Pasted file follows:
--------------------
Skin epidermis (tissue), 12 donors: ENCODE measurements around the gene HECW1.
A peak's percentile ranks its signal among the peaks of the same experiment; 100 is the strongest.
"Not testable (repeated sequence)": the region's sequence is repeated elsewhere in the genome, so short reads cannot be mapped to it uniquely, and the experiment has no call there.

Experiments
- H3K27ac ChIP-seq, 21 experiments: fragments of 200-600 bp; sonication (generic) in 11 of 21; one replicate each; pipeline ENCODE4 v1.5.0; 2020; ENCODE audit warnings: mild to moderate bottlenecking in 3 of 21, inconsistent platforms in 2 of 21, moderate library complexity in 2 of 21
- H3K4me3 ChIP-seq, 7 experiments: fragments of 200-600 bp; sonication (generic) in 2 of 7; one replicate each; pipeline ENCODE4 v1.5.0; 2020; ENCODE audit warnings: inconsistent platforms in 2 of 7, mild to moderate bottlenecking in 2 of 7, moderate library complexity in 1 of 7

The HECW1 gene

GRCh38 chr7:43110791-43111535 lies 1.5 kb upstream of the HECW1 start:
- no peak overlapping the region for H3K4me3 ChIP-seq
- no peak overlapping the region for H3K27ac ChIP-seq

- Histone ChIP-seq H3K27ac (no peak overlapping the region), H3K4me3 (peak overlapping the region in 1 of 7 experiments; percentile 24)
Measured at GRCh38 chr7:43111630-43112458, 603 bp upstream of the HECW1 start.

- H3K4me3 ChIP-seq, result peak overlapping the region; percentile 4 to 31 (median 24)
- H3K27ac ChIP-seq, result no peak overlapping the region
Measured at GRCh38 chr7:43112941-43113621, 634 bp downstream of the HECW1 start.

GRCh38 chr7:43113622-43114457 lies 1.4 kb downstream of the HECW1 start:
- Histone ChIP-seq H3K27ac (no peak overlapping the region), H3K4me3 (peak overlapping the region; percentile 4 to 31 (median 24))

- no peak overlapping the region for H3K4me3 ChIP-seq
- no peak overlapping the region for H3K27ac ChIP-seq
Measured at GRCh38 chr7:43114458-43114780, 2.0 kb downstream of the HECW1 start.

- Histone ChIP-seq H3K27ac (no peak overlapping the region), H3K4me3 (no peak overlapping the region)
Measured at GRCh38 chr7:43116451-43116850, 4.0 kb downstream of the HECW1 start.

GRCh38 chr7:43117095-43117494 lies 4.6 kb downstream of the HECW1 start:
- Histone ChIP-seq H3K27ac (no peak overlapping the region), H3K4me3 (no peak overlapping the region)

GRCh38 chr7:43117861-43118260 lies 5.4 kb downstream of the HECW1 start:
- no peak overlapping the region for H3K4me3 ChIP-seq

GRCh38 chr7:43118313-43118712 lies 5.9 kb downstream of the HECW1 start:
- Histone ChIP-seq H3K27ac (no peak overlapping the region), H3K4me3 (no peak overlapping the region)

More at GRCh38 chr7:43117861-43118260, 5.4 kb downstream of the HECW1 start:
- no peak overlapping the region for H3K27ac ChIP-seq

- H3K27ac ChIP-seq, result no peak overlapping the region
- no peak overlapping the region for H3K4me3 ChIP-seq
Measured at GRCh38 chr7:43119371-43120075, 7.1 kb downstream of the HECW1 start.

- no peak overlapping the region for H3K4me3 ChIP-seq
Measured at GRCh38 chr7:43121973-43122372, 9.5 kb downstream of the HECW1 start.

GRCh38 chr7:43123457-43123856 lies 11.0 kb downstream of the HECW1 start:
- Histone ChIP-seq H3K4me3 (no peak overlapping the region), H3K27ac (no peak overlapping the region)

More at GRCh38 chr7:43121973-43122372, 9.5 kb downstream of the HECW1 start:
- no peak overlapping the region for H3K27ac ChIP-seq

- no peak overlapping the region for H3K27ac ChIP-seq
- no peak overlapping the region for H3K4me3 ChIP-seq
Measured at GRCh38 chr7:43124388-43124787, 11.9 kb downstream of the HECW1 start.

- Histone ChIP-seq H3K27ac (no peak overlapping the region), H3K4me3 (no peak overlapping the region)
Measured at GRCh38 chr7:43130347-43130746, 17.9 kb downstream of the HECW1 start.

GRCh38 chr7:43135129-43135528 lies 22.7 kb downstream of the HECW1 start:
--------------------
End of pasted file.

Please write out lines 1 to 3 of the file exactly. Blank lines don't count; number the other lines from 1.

Skin epidermis (tissue), 12 donors: ENCODE measurements around the gene HECW1.
A peak's percentile ranks its signal among the peaks of the same experiment; 100 is the strongest.
"Not testable (repeated sequence)": the region's sequence is repeated elsewhere in the genome, so short reads cannot be mapped to it uniquely, and the experiment has no call there.